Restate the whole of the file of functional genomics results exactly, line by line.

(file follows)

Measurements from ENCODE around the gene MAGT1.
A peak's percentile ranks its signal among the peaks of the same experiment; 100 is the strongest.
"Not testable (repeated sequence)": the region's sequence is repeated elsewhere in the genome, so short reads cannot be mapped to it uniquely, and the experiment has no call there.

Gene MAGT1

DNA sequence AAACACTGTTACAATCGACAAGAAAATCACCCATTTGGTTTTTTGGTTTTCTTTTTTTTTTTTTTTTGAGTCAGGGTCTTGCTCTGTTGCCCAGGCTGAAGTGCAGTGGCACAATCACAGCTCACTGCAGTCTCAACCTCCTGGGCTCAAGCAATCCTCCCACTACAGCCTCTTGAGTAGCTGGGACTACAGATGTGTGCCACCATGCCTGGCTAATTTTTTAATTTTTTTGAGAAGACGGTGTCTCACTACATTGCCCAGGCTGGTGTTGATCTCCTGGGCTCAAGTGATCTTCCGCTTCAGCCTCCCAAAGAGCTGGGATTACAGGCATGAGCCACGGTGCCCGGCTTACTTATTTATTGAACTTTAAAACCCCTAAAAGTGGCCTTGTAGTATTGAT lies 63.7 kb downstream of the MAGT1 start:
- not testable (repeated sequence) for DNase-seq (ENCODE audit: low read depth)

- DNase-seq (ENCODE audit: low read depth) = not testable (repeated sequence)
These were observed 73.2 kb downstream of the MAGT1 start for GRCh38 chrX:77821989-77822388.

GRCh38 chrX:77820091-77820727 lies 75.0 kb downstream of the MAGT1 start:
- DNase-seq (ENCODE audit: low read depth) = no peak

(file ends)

Measurements from ENCODE around the gene MAGT1.
A peak's percentile ranks its signal among the peaks of the same experiment; 100 is the strongest.
"Not testable (repeated sequence)": the region's sequence is repeated elsewhere in the genome, so short reads cannot be mapped to it uniquely, and the experiment has no call there.

Gene MAGT1

DNA sequence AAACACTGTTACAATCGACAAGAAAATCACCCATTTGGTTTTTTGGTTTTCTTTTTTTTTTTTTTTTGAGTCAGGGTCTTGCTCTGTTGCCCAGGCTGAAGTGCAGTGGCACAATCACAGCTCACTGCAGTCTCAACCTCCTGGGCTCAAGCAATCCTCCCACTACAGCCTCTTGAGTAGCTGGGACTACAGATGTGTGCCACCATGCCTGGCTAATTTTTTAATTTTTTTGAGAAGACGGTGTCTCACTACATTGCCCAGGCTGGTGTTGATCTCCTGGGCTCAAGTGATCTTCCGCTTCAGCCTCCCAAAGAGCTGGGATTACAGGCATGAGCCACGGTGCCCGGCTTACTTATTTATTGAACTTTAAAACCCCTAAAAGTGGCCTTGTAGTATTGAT lies 63.7 kb downstream of the MAGT1 start:
- not testable (repeated sequence) for DNase-seq (ENCODE audit: low read depth)

- DNase-seq (ENCODE audit: low read depth) = not testable (repeated sequence)
These were observed 73.2 kb downstream of the MAGT1 start for GRCh38 chrX:77821989-77822388.

GRCh38 chrX:77820091-77820727 lies 75.0 kb downstream of the MAGT1 start:
- DNase-seq (ENCODE audit: low read depth) = no peak